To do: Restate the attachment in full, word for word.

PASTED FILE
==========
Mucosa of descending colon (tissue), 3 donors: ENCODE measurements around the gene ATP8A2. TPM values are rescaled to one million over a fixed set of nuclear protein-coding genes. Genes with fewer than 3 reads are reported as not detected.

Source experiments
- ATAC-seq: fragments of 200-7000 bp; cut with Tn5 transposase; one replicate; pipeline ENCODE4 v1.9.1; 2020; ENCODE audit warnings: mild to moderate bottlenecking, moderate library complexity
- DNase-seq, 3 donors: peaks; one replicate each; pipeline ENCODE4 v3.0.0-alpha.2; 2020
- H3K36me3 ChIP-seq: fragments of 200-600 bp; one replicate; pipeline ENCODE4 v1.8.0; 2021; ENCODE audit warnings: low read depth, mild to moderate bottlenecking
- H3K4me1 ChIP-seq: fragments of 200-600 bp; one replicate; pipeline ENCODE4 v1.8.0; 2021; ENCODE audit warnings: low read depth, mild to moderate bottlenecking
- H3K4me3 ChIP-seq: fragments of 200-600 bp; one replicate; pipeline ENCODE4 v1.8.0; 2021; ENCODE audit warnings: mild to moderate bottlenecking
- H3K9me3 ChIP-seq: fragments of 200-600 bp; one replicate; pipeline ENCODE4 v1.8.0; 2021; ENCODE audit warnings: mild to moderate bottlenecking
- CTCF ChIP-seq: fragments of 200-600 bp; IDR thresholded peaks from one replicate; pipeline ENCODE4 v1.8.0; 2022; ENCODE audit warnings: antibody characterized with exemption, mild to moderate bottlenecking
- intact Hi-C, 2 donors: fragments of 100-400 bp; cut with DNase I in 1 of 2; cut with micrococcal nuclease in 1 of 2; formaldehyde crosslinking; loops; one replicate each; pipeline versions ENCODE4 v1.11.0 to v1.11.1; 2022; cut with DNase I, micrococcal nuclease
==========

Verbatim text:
Mucosa of descending colon (tissue), 3 donors: ENCODE measurements around the gene ATP8A2. TPM values are rescaled to one million over a fixed set of nuclear protein-coding genes. Genes with fewer than 3 reads are reported as not detected.

Source experiments
- ATAC-seq: fragments of 200-7000 bp; cut with Tn5 transposase; one replicate; pipeline ENCODE4 v1.9.1; 2020; ENCODE audit warnings: mild to moderate bottlenecking, moderate library complexity
- DNase-seq, 3 donors: peaks; one replicate each; pipeline ENCODE4 v3.0.0-alpha.2; 2020
- H3K36me3 ChIP-seq: fragments of 200-600 bp; one replicate; pipeline ENCODE4 v1.8.0; 2021; ENCODE audit warnings: low read depth, mild to moderate bottlenecking
- H3K4me1 ChIP-seq: fragments of 200-600 bp; one replicate; pipeline ENCODE4 v1.8.0; 2021; ENCODE audit warnings: low read depth, mild to moderate bottlenecking
- H3K4me3 ChIP-seq: fragments of 200-600 bp; one replicate; pipeline ENCODE4 v1.8.0; 2021; ENCODE audit warnings: mild to moderate bottlenecking
- H3K9me3 ChIP-seq: fragments of 200-600 bp; one replicate; pipeline ENCODE4 v1.8.0; 2021; ENCODE audit warnings: mild to moderate bottlenecking
- CTCF ChIP-seq: fragments of 200-600 bp; IDR thresholded peaks from one replicate; pipeline ENCODE4 v1.8.0; 2022; ENCODE audit warnings: antibody characterized with exemption, mild to moderate bottlenecking
- intact Hi-C, 2 donors: fragments of 100-400 bp; cut with DNase I in 1 of 2; cut with micrococcal nuclease in 1 of 2; formaldehyde crosslinking; loops; one replicate each; pipeline versions ENCODE4 v1.11.0 to v1.11.1; 2022; cut with DNase I, micrococcal nuclease